Social security in the Netherlands can be subdivided into social insurance benefits (in Dutch: sociale verzekeringen) and social welfare benefits (in Dutch: sociale voorzieningen), depending on the source of the funding. Social insurance is funded from the contributions paid by employees. This system is compulsory. All employees are automatically insured and pay a contribution. Social welfare benefits are financed from central governmental funds.
Dutch law requires employers to make certain withholdings from the employee’s salary for income tax purposes and the employee’s national insurance contributions. An employer is furthermore required to pay certain social security premiums for its employees.
Healthcare and Insurances
In the Netherlands, there is no obligation for the employer to provide for a healthcare insurance policy.
Holidays and Annual leave
Pursuant to Article 7:634 of the Dutch Civil Code, employees are entitled to a statutory minimum number of vacation days equivalent to four times the weekly working hours. For example, an employee with a full-time workweek of 40 hours is statutorily entitled to a minimum of 20 vacation days per year.
As from 1 January 2012, vacation days will lapse if they are not taken within six months after the year in which they were accrued, unless the employee was not reasonably able to take them, but the scheme applies only in respect to the statutory minimum of vacation days. In addition, ill employees will be entitled to accrue the same full number of vacation days as employees who are not ill.
In general, the vacation period is fixed according to the employee’s wishes. If compelling business reasons would not allow the employee to take vacation during that specific period, the employer should inform the employee (in writing) within two weeks after the employee’s request (in writing), in default of which the period is fixed according to the employee’s wishes.
In addition to vacation days, employees are entitled to a holiday allowance, which, in general, equals 8% of the annual salary, insofar as the annual salary does not exceed three times the annual equivalent of the minimum wage.
Female employees have the right to (at least) 16 weeks of maternity leave. During this maternity leave, the Employee Insurance Agency will pay 100% of the daily wage, not to exceed the maximum daily wage.
The maximum daily wage in the Netherlands is currently EUR 219,28.
From 1 January 2019, partners will have five days of birth leave at full pay after the birth of their child (based on full-time employment). Partners can choose to take this leave immediately after the birth of their child, or to spread the leave over the first four weeks after the birth.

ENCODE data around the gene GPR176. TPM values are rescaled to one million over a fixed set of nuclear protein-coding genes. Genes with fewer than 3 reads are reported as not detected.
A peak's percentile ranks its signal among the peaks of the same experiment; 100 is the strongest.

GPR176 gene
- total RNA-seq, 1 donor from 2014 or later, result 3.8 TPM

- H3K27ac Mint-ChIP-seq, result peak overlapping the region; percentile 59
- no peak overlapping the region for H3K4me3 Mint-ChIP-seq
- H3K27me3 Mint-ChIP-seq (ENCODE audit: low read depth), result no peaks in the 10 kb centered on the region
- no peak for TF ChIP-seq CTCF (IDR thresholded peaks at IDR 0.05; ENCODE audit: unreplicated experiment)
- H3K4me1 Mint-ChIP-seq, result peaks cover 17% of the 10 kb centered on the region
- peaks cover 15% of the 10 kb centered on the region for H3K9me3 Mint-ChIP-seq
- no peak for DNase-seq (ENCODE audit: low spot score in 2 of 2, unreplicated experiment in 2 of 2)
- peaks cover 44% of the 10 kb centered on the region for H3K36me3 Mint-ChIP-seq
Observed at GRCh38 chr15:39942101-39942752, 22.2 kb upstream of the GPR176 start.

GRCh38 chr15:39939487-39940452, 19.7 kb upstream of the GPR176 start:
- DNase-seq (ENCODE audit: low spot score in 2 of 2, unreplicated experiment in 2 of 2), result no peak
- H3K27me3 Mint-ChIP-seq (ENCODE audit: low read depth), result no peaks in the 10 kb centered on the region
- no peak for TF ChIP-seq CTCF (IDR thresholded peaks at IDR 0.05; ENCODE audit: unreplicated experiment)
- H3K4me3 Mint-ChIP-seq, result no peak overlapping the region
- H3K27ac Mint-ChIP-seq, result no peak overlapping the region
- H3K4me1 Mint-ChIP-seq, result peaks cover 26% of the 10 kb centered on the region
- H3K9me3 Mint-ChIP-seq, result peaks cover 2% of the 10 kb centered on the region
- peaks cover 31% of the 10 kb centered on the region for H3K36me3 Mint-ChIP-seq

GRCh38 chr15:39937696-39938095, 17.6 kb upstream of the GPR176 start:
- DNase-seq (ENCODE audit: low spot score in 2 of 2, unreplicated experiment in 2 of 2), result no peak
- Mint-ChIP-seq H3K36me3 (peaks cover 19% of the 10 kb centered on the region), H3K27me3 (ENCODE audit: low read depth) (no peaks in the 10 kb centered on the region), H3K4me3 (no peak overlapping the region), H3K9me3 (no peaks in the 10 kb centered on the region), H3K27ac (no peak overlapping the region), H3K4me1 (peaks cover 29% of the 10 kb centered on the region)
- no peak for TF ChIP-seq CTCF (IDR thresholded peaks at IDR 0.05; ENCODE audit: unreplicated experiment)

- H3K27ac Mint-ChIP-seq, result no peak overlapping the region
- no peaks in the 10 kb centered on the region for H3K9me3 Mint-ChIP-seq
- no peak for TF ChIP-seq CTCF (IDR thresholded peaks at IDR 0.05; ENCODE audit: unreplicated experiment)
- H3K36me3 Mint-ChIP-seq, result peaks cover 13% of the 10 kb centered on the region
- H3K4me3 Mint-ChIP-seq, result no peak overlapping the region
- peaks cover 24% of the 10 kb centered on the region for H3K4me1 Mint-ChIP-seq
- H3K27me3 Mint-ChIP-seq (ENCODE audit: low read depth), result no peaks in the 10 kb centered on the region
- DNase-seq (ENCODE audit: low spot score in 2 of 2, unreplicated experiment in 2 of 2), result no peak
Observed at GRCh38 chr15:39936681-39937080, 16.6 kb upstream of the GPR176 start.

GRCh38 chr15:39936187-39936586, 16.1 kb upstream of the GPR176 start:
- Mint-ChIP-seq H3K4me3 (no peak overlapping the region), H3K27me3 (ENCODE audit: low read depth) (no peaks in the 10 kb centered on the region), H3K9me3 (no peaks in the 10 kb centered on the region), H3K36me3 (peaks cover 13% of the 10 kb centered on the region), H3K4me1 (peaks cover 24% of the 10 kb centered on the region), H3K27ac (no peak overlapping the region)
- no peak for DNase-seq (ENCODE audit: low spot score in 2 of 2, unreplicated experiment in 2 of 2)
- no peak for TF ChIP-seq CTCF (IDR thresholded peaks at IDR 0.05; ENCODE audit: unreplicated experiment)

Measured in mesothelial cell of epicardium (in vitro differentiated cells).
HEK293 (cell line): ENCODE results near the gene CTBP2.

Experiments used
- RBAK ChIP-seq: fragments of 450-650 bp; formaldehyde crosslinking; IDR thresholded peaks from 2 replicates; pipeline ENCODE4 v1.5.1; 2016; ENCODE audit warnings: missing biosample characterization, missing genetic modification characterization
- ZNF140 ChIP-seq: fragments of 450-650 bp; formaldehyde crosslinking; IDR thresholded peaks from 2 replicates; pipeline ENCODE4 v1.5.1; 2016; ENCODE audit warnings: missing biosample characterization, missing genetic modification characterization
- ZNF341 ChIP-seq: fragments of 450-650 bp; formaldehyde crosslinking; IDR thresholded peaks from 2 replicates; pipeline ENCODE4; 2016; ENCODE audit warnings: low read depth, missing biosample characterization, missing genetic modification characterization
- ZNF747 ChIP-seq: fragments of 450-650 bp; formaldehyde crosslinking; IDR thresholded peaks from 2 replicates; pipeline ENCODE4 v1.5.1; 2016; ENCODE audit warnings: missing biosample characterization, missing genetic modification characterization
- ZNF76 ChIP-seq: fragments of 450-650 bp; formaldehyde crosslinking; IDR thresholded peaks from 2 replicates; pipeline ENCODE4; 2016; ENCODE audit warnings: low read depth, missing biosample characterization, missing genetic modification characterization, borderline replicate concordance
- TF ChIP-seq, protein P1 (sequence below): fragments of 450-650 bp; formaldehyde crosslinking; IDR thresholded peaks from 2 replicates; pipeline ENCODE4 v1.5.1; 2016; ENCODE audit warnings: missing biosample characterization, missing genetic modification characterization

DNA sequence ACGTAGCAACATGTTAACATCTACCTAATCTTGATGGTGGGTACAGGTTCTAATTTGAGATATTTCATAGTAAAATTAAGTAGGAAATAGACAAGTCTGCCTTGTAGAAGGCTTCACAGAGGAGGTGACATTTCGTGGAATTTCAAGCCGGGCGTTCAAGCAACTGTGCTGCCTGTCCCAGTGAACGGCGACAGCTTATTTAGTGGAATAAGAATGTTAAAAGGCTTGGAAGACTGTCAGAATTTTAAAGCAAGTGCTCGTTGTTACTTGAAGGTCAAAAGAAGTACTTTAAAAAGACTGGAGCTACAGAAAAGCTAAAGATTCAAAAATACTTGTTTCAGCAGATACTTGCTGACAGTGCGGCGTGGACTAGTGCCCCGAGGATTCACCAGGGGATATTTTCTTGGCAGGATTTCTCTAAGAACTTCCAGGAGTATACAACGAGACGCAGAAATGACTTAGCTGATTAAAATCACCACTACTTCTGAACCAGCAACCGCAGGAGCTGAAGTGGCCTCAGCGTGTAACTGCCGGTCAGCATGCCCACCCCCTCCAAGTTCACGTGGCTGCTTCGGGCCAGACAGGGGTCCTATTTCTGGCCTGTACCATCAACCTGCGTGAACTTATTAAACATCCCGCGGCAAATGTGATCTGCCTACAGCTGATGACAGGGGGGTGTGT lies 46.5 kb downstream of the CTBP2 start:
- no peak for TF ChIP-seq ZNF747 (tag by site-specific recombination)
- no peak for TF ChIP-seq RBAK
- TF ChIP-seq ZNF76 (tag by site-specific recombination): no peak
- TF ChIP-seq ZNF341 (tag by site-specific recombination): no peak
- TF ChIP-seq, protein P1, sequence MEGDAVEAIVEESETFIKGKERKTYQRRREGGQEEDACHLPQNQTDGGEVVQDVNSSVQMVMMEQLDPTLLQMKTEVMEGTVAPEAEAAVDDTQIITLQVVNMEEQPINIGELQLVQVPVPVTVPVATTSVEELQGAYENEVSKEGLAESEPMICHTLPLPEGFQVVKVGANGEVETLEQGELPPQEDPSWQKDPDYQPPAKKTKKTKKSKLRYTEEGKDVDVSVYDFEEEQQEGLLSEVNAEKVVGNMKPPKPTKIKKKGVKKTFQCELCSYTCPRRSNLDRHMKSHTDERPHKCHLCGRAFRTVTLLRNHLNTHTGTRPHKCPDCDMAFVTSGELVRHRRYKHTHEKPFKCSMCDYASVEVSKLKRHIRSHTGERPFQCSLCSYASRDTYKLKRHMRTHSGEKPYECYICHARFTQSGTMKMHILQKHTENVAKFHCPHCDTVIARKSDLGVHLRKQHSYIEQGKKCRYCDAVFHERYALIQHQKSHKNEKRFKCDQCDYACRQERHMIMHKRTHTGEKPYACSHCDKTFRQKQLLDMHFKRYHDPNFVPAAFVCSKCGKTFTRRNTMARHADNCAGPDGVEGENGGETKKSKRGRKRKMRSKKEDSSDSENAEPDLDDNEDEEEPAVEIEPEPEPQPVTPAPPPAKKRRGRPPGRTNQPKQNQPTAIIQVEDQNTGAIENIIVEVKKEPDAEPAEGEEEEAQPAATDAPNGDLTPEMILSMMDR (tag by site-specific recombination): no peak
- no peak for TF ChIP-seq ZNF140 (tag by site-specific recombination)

As of 1 July 2020, partners can take additional birth leave for up to 5 weeks. First, the partner must take the 5 days of birth leave (based on full-time employment). During this leave, the employee is entitled to 70% of his or her salary (increased up to the maximum daily wages). The additional birth leave must be taken within 6 months of the child’s birth (on or after 1 July 2020).
An employee with a child under eight years old in his or her care, is entitled to parental leave. The employee can take at most 26 times his/her number of weekly contractual hours as parental leave. The right of parental leave ends when the child becomes eight years old. Parental leave is unpaid leave and no holiday entitlements will be built up during the hours of parental leave.
Pursuant to Article 7:629 of the Dutch Civil Code, employers are obliged to continue to pay the salaries of sick employees for the first two years of illness. The employer is obliged to pay 70% of the employee’s salary. The salary paid by the employer during the first year of sickness cannot be less than the minimum wage. For the second year, the minimum wage limit does not apply. The 70% is not calculated on the amount of salary that exceeds the maximum daily wage. Most employees in the Netherlands are bound to a diverging clause laid down in either an individual employment contract or a Collective Labour Agreement (such clauses are often more favourable to the employee).
Pensions: Mandatory and Typically Provided
In general, an employer is not obliged to provide pension benefits to an employee unless it has promised the employee that it would provide for a pension scheme, or if a Collective Labour Agreement or government initiative requires so. If the employer has offered a pension scheme to one of the employees, it is obliged to offer the same pension scheme to all other employees.